“The reason why this free is calculated based on income is because the service that’s being provided is wage replacement, which is an income-related service,” Patterson said of the FAMLI Act’s wage premiums.

The attorney general’s office warned that if Chronos Builders prevailed and the premium were deemed unconstitutional, that would call into question the existence of the state’s unemployment insurance program, which also operates through premiums on employee wages.

Burrows attempted to distance paid family and medical leave from unemployment insurance, saying the fate of the two programs was not tied together. He said that the unemployment insurance system existed before TABOR’s enactment, and even though the General Assembly converted the program to an enterprise in 2009, the change was “solely an accounting maneuver.”

In contrast, Patterson insisted to the justices that Chronos Builders’ argument that any income-based fees violate TABOR could ensnare the unemployment insurance program. The plaintiff’s interpretation of Section 8(a) “would foreclose an entire category of government services, and that is income-related services,” he said of paid leave.

Patterson conceded, however, that the unemployment insurance and FAMLI Act programs were likely the only services the court’s ruling would affect. Burrows seized on that concession as an indication that the government’s rhetoric was overblown.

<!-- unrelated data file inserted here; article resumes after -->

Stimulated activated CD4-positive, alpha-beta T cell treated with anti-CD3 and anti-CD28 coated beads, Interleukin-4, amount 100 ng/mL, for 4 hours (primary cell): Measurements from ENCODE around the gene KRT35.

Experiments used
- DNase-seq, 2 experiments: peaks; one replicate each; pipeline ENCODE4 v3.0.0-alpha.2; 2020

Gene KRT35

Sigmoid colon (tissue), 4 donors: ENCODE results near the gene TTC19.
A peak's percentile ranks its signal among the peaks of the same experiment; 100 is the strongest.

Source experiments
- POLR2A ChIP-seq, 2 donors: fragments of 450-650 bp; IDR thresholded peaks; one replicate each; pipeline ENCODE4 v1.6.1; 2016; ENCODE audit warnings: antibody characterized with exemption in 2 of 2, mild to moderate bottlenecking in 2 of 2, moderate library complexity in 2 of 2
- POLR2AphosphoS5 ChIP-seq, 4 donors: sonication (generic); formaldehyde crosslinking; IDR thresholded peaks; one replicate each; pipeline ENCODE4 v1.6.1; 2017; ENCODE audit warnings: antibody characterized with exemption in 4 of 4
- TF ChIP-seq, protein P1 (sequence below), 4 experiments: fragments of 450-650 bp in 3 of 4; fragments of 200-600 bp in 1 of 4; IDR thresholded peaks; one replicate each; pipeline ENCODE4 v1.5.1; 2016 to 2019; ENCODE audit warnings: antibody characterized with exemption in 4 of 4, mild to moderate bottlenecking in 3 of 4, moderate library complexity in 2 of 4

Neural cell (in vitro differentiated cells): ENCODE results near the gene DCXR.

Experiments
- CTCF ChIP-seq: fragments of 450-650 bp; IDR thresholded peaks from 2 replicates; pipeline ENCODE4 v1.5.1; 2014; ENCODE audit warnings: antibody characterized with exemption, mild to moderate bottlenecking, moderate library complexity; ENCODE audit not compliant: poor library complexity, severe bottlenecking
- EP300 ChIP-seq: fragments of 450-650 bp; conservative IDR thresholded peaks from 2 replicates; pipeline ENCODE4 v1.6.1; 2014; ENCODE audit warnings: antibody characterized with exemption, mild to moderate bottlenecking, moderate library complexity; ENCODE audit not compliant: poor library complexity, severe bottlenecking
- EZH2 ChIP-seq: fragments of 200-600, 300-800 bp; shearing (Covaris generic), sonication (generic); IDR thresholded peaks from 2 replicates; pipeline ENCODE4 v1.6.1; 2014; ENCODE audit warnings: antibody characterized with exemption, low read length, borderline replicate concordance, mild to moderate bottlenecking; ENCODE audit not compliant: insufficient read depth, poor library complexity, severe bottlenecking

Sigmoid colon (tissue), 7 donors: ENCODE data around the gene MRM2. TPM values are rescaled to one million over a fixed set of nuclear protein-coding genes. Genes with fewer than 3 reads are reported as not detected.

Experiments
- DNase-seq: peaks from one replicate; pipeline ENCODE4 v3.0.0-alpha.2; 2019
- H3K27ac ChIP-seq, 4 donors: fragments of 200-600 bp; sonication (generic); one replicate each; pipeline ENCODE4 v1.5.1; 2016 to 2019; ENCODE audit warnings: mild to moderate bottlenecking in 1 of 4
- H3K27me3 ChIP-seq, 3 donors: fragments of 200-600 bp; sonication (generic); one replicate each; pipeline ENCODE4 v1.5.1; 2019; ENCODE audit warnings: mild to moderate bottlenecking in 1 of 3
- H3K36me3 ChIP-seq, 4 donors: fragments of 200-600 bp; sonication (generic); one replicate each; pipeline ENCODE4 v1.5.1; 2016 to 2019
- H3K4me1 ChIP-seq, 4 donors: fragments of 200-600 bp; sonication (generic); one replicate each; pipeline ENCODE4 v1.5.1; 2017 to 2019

“I think it’s interesting that they say this would cripple government services and yet we have almost no examples of government services it would cripple, except this one program that hasn’t existed for 146 years and is only available in eight states at this point,” he said.

Oral arguments did not touch on other issues raised by the parties and their outside supporters, including the standard for striking down the FAMLI Act’s premiums. The government believed the Supreme Court needed to decide whether the premiums were unconstitutional beyond a reasonable doubt, the lens courts use in Colorado when examining legislation.

Chronos Builders did not believe that standard applies to citizen-initiated changes in the law. The libertarian Independence Institute, while not writing in support of either party, agreed that beyond a reasonable doubt was not the correct principle because TABOR uniquely directs courts to interpret its provisions in the way that “shall reasonably restrain most the growth of government.”

If, as the district court found, TABOR does not apply to the case, there will be no need to use that interpretation. (Jon Caldara, president of the Independence Institute, is an opinion contributor to Colorado Politics.)

The case is Chronos Builders, LLC v. Department of Labor and Employment, Division of Family and Medical Leave Insurance.